No N.C. Taxpayer Dollars for Virtual Charter School

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"We have a full curriculum in grades K-12 in all of the core subjects," he said. "Students get their own program, access to their own accounts, and their own lessons. Books, music supplies, and art supplies are also delivered to that child," he said.

Kwitowski said that with K12 curriculum, the younger students enrolled are, the less time they spend online. But parents have to invest more time in monitoring their children throughout the earlier years of schooling.

"Younger grades have much more offline material, where parents act as learning coaches in the same way that in a kindergarten class, there is a lead teacher, and teacher assistants," he said. "There's a misperception that students are in front of their computer the whole time."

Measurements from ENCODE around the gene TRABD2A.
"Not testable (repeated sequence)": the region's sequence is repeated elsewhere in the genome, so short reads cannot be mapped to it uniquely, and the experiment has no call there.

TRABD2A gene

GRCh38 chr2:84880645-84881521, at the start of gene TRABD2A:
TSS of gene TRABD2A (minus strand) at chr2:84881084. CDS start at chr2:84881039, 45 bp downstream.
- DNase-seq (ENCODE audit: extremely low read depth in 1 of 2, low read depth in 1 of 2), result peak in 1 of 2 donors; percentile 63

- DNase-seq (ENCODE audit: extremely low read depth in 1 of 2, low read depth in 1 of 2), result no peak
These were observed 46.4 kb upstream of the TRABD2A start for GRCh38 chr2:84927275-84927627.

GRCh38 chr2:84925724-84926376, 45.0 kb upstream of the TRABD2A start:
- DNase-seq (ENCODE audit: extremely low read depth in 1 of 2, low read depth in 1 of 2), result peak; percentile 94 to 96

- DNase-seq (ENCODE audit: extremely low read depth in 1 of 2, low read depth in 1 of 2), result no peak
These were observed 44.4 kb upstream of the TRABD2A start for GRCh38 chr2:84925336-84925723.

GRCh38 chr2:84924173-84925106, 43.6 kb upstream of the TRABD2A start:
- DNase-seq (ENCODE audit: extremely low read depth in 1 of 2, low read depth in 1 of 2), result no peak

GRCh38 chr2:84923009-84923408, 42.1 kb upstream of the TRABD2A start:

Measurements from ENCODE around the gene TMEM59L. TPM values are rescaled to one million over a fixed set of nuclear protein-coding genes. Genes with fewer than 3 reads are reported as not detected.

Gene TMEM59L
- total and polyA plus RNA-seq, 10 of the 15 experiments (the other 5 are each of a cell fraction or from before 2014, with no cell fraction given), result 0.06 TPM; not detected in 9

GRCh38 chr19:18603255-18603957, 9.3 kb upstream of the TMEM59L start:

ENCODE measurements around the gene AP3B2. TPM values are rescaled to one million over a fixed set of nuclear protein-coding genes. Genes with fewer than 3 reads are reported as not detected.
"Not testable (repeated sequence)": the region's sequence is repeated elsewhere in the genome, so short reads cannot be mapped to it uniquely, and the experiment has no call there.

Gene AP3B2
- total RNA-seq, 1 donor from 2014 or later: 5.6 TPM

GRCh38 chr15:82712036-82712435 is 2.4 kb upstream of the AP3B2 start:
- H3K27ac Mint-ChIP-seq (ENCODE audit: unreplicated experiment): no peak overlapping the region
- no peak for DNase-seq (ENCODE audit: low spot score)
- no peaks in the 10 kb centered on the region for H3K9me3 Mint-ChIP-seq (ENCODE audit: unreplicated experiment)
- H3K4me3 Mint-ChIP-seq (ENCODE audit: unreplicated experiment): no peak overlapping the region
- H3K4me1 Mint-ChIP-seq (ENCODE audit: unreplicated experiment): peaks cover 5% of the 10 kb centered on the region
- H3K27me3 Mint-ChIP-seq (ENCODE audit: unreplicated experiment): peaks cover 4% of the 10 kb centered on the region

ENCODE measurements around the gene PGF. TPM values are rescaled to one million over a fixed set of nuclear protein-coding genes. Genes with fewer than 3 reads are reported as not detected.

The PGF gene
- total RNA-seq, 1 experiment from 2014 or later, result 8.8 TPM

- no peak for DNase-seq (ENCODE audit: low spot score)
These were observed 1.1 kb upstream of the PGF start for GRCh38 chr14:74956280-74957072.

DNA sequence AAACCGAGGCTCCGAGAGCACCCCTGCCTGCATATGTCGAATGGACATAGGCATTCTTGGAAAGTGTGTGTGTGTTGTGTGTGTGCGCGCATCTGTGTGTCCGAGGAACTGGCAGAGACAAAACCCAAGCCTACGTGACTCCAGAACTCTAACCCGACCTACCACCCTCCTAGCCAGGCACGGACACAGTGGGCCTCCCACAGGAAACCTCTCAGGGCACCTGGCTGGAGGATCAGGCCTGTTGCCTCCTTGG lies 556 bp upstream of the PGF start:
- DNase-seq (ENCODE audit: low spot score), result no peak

Relative to the statewide population of students, less than .2 percent of the total population would be enrolling in North Carolina Virtual Academy.

Currently, the academy does not have any teachers employed because it has not been approved to open.

"The N.C. Learns Board is disappointed by today's ruling. It is a sad day for parents and children in North Carolina who need this public school option," said Chris Withrow, chairman of N.C. Learns.

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